Aluminium castings having open-cell aluminium foam cores were produced using two step processes: core and cast product production. In core production, open-cell aluminium foam cores were produced using space holder technique via vacuum infiltration casting method. Water-soluble template balls (Srimanosaowapak and Wattanapornphan, 2014) with 6 and 10 mm diameter were used as space holder. Plaster molds each having a cavity of donut shape with 25 × 20 mm rectangular section and two prints each with 25 × 20 mm rectangular section were produced. The prints were used for core placement. Six cores were produced for different conditions of cast product production. The core production included (i) melting of 1 - 2 kg AC2A alloy, whose chemical composition is given in Table 1, in a plumbago crucible in an electrical resistance furnace at 794 to 800°C, (ii) casting with and without vacuum infiltration into a 600°C preheated plaster mold having a cavity of donut shape filled with water-soluble template balls, and (iii) removing the cast core from the mold without leaching the template balls. In core production, a K-type thermocouple was placed in each plaster mold to monitor cast product temperature. The mold setup for cast product production is shown in Figure 1. Six cast products with different pore size, pouring temperature and preheat temperature were produced. The cast product production included (i) seating the cast core using two added projections (core prints) on the pattern in a plaster mold having a cavity of 5 x 12 mm larger than the cast core, (ii) preheating the mold together with the cast core at 600 to 615°C, (iii) casting AC2A alloy melt at 800 to 900°C into the mold, (iv) removing the cast product from the mold, and (v) immersing the cast product in water to leach the template balls via the core prints resulting in the cast product with open-cell aluminium foam core having porosity of an inverse structure of space holder. All cast products with open-cell aluminium foam cores were sectioned, ground and polished in both longitudinal and perpendicular direction to observe their structure. Example of sectioned specimens of a cast product is shown in Figure 2. Microstructure of the cast products was examined using an optical microscope. Defects were investigated by visual observation on high magnification images at different locations.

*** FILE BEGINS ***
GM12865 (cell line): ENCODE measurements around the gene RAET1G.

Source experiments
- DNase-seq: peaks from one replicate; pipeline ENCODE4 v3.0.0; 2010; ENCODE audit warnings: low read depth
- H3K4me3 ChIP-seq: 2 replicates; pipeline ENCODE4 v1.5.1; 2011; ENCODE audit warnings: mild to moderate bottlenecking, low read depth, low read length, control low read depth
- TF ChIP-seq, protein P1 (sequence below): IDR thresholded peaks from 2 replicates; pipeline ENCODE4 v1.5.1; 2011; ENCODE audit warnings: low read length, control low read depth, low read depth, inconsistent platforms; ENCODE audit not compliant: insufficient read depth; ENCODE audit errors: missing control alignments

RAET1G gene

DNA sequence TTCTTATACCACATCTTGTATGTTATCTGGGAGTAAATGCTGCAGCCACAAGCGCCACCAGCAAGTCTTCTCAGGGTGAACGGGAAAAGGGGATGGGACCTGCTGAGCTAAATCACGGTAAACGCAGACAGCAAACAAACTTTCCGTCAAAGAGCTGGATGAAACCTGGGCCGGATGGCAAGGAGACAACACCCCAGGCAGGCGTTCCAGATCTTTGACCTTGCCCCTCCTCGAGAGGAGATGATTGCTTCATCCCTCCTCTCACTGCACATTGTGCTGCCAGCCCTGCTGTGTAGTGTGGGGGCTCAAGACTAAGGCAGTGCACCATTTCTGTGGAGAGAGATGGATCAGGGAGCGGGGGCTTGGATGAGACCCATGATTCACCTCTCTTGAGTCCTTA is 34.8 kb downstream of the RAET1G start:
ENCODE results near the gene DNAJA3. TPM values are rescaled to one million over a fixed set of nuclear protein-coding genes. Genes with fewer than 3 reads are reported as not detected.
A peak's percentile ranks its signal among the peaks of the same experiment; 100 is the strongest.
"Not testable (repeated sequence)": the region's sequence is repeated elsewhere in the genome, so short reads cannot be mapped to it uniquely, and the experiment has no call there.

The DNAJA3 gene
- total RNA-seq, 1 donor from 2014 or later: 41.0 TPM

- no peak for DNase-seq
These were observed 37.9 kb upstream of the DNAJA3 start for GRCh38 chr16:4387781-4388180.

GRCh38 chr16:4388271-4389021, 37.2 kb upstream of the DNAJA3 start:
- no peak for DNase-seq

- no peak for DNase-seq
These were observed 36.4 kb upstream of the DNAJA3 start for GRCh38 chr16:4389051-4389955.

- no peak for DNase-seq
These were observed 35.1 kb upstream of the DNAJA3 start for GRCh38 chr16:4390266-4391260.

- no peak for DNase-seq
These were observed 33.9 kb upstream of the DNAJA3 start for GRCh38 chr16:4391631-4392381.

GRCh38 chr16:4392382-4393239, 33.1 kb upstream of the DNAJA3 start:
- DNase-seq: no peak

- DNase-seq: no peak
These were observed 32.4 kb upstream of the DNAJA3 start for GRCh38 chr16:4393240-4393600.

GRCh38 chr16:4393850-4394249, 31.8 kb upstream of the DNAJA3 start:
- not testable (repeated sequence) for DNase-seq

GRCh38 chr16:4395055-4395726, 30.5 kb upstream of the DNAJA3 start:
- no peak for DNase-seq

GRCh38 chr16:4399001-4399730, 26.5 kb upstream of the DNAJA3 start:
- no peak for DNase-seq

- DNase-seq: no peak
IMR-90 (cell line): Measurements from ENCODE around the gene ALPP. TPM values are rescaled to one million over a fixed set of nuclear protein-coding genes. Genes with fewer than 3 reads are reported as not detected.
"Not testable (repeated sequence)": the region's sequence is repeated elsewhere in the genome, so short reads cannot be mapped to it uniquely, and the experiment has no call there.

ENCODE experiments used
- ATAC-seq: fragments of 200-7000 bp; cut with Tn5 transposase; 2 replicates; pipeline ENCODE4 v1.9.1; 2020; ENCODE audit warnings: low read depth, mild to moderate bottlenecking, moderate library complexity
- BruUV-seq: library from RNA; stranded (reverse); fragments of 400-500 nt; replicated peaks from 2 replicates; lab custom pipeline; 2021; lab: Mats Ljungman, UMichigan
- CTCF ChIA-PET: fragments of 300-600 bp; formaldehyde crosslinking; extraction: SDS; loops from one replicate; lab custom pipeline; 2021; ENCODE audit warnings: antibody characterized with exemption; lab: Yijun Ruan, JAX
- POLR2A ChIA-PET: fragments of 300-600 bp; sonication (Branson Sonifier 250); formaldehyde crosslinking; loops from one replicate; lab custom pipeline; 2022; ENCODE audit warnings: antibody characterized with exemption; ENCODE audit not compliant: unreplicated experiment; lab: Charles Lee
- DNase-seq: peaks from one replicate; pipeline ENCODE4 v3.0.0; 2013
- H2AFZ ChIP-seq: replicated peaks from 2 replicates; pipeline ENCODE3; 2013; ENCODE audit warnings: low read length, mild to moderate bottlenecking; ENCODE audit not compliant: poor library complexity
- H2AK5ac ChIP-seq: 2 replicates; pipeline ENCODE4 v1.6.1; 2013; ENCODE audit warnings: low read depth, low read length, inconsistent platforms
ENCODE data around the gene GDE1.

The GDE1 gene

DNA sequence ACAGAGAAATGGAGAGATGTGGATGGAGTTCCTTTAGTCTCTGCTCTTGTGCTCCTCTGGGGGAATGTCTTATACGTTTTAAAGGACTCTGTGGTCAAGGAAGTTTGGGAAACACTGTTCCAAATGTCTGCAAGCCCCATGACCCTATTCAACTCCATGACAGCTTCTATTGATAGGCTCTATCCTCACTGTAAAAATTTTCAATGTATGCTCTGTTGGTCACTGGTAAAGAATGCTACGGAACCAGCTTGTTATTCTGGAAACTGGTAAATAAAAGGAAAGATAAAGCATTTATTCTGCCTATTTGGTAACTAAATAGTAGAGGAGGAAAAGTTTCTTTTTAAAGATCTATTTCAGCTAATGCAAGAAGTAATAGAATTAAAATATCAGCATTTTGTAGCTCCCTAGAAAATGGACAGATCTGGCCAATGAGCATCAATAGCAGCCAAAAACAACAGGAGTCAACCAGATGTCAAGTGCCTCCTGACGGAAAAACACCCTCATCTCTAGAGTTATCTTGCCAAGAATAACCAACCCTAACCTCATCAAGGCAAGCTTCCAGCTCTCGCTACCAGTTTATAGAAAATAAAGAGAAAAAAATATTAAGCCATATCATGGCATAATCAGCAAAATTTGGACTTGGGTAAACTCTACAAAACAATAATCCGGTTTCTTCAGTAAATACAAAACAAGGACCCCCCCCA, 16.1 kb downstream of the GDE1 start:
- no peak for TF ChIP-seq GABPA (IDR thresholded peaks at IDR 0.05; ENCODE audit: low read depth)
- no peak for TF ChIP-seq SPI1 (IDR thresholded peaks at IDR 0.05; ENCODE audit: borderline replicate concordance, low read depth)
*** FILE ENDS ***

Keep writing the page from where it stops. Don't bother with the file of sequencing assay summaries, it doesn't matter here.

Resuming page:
RESULTS AND DISCUSSION

Open-cell aluminium foam core
 
Figure 3  shows  a  representative  microstructure  of   an  open-cell aluminium foam core produced using 6 mm template ball size and vacuum infiltration casting method. It can be seen that uniform structure can be obtained by space holder technique via vacuum infiltration. Basically, the larger the template balls, the more the infiltrated space, and hence the easier the casting. Similar trend is also applied for pouring and preheat temperature. The investigated size of template balls of 6 and 10 mm in diameter, preheated at 600°C, of this work was found to be completely filled with molten AC2A aluminium alloy having the pouring temperature of 800-850 via gravitational casting method as well. However, specific porosity of final aluminium foam cannot be obtained by the gravitational casting method. Vacuum infiltration casting method, on the other hand, has been found to be viable for production of open-cell aluminium foam with controllable porosity level via variable vacuum and mold permeability level (Phewoon, 2015). However, due to unwanted pore intrusion by molten metal of a cast product having an open-cell aluminium foam core, only full infiltration of molten metal into space among template balls is only required for core application. Aluminium foams in this work were therefore produced with completely fulfill infiltration of space holders. Another pore intrusion prevention of the open-cell aluminium foam core in this work is to pre-fabricate the core without leaching template balls prior to insert in the cavity of a mold. Example of a pre-fabricated aluminium foam core is shown in Figure 4.
 
 
 
Cast product with open-cell aluminium foam core